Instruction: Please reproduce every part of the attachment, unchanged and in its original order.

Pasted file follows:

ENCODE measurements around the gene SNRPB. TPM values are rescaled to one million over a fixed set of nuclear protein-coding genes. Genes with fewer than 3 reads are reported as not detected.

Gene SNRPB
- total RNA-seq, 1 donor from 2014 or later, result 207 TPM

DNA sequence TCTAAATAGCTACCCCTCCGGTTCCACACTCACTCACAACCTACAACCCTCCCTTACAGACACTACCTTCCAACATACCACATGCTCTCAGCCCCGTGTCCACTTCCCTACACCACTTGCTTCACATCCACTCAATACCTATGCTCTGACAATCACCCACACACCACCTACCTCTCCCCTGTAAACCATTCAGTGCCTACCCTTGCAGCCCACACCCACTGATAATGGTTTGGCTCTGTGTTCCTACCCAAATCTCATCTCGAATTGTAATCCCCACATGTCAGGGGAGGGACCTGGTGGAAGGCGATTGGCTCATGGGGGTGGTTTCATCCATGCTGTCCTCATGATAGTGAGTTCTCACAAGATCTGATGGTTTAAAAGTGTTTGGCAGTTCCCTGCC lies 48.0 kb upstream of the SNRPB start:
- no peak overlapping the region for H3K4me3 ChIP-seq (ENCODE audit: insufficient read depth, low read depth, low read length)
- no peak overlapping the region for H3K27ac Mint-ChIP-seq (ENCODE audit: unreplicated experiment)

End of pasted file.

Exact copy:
ENCODE measurements around the gene SNRPB. TPM values are rescaled to one million over a fixed set of nuclear protein-coding genes. Genes with fewer than 3 reads are reported as not detected.

Gene SNRPB
- total RNA-seq, 1 donor from 2014 or later, result 207 TPM

DNA sequence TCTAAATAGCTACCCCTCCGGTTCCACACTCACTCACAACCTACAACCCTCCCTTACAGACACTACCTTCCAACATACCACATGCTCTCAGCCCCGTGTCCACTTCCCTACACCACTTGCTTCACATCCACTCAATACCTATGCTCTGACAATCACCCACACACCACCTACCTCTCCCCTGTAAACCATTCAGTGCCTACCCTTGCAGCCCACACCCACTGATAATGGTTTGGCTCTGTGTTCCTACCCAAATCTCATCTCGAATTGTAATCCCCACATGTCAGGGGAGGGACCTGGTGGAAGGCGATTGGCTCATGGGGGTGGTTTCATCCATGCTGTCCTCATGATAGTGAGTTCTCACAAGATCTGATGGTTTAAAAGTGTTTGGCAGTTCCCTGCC lies 48.0 kb upstream of the SNRPB start:
- no peak overlapping the region for H3K4me3 ChIP-seq (ENCODE audit: insufficient read depth, low read depth, low read length)
- no peak overlapping the region for H3K27ac Mint-ChIP-seq (ENCODE audit: unreplicated experiment)